TBN Direct is a qualified
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Tech Talk

Looking for a special effect coating to create a printed piece that is unique and different? TBN Direct has the capability to provide a soft coating that has the touch and feel of suede leather or soft rubber. While your graphics appeal to the sense of sight, let this unusual coating also appeal to the reader’s tactile sense. Soft coating is so different in its feel that it leaves a memorable impression that will distinguish your project and stand out and get notice and saved.

This soft coating is applied in-line on our KBA press and doesn’t need a separate press pass. If you want a more extra velvety effect, a second application pass is also available. Because the soft coating has a matte finish or texture it won’t easily fingerprint when handled, which is an added benefit.

Ask your sales person to see actual production samples so you can experience the “soft” touch and feel yourself.

If you have any question regarding this Tech Talk article, please contact Steve Suffoletto at ssuffoletto@buffnews.com

There are two basic groups of ink colors: Process and Spot. Process colors are standard colors used to reproduce full or four-color (4/c) photographs using color separations. Process is called 4/c because there are only 4 ink colors used Cyan, Magenta, Yellow, and Black or CMYK. These 4 colors are evident when a magnifying glass is placed over the halftone dots of a printed color photograph. Process colors are named so because CMYK are the individual components of a coloring process that produces finished composite or full color. Process colors are also used to build or fabricate synthetic color or call-outs using flat screen tint percentages. This is common for creating colored type.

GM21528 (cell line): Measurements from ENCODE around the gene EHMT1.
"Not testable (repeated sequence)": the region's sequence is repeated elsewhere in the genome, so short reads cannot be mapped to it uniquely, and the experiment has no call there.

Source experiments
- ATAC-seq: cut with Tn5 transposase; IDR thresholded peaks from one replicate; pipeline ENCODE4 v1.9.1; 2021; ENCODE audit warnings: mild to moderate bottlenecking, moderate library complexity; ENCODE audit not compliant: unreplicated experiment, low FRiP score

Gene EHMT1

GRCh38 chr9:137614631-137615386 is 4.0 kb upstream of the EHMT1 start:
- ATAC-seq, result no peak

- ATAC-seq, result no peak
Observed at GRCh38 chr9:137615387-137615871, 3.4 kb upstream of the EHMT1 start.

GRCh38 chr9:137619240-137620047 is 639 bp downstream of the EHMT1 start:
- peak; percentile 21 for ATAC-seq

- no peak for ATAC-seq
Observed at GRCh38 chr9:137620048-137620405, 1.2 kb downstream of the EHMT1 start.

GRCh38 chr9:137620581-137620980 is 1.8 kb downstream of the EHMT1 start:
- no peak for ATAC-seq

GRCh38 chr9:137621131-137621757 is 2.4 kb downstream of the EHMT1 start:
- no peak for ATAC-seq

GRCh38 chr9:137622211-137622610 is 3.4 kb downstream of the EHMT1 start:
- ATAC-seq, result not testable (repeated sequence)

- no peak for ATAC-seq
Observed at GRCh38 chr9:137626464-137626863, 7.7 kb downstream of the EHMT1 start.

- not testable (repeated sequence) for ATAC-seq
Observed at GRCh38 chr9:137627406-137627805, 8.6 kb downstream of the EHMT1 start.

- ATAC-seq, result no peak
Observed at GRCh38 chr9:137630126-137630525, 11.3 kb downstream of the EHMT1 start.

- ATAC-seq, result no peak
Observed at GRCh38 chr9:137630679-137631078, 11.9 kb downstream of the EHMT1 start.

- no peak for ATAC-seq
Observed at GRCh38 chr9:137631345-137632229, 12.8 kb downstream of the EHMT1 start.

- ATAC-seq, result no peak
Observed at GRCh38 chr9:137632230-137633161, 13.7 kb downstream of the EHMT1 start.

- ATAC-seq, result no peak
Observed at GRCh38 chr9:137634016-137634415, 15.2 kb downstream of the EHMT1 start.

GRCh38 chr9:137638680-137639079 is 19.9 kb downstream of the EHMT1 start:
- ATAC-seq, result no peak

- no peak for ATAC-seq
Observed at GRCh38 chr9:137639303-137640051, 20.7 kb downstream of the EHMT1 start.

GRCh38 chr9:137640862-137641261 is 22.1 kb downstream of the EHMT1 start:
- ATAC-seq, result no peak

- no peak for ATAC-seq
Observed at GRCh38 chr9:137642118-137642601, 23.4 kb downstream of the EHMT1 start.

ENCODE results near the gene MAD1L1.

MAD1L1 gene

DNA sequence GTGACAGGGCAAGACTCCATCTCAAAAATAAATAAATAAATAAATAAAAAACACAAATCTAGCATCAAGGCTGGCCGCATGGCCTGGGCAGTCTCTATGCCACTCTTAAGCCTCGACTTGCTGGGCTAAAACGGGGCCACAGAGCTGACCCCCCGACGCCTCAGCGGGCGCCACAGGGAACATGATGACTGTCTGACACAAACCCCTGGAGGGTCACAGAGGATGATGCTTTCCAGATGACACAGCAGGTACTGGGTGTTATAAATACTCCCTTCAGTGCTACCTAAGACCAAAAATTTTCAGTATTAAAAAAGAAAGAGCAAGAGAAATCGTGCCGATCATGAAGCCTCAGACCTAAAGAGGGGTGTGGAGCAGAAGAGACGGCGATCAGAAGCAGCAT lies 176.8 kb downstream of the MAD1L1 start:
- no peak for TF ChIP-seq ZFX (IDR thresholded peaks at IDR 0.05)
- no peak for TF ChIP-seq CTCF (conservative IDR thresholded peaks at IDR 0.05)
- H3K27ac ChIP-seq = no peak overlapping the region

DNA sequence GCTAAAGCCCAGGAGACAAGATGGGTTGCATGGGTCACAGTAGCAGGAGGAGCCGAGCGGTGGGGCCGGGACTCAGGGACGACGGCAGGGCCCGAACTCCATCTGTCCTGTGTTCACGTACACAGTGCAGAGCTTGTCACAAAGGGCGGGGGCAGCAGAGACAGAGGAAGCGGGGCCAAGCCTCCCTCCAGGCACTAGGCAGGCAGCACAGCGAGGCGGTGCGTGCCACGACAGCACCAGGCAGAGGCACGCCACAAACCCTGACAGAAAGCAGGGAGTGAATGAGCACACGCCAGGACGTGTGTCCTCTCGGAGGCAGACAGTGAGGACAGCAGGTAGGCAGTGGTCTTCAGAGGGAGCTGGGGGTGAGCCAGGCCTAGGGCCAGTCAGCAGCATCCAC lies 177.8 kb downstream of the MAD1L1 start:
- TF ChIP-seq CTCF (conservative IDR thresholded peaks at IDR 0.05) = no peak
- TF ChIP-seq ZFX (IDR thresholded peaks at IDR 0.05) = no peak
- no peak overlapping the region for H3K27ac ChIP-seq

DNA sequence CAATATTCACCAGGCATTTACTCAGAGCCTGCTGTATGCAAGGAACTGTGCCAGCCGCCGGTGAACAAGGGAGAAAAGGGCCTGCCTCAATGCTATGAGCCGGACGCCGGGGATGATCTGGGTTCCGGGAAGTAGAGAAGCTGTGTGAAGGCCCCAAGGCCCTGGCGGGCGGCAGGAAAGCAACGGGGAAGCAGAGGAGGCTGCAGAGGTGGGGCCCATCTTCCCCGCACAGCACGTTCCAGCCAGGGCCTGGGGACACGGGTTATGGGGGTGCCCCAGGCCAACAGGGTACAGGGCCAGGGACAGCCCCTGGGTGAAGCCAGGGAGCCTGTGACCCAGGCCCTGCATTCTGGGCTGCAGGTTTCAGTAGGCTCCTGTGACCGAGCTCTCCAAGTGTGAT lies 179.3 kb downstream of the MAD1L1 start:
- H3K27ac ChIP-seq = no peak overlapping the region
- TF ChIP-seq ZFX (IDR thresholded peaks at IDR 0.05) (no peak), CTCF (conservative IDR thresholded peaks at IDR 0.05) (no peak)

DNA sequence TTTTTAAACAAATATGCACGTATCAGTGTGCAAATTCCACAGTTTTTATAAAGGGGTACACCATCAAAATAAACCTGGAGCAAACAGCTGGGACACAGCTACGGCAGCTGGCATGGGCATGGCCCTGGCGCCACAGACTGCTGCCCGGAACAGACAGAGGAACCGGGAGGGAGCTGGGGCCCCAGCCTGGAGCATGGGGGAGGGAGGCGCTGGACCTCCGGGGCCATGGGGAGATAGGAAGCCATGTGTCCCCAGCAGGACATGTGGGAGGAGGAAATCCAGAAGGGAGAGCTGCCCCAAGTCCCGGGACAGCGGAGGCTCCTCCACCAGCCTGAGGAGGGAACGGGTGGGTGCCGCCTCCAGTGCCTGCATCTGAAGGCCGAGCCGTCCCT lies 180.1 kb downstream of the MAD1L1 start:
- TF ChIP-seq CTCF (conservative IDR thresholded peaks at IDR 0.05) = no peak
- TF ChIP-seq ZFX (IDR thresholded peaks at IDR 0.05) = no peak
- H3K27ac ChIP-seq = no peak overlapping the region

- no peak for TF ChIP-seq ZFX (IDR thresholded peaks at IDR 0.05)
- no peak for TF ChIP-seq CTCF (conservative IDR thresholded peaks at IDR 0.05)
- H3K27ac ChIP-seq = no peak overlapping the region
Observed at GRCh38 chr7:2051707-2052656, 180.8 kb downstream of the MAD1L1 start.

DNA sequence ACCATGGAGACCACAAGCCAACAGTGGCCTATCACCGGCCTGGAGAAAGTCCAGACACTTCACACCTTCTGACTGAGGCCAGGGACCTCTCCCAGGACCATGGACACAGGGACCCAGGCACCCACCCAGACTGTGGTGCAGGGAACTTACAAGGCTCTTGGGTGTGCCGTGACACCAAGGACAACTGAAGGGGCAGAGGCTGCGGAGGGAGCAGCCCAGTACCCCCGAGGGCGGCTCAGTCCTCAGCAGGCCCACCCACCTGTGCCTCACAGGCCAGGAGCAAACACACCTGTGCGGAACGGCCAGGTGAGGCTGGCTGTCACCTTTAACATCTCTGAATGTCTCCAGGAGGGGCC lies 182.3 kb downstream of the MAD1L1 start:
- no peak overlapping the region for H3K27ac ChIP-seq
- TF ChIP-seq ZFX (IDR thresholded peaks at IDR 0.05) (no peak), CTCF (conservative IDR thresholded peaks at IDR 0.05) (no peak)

Spot color is a unique stand-alone ink. Other names for spot color are special, solid, match, fountain, logo, corporate, custom, 5th color, etc. PANTONE or Pantone Matching System (PMS) is the most popular spot color system. Pantone is celebrating their 50th anniversary this year. Pantone is owned by X-Rite, a color measurement instrument manufacturer. Spot colors are used to extend the color gamut or pallet beyond the limitations of process colors. Process can only simulate about 50% of the Pantone colors. From a base of 14 basic colors, Pantone offers 1,341 uniquely different colors by altering the ink formula or recipe. The colors are identified by a 3 or 4 digit numbering system, such as PMS 286 Blue. A suffix letter identifies the type of paper, C is for coated and U for uncoated. Spot colors should be used when the accuracy and consistency of a color is critical, such as corporate branding. Our 5/c and 8/c presses can print process and a spot color simultaneously in a single pass, offering productivity and quality advantages over just a 4/c press. The price of spot color is more expensive because it requires an additional plate, special ink, longer press make-ready time and paper to fit register and match color of this extra ink color.

If you have any questions about this Tech Talk article, please contact Steve Suffoletto at ssuffoletto@buffnews.com

When your job is started on our printing press it goes through a process called make-ready, or MR. Make-ready consists of two major tasks, getting register to fit and getting color to match. The MR process will vary but for each plate takes about 15 minutes and 200 sheets. Once MR is completed, the actual production run begins printing.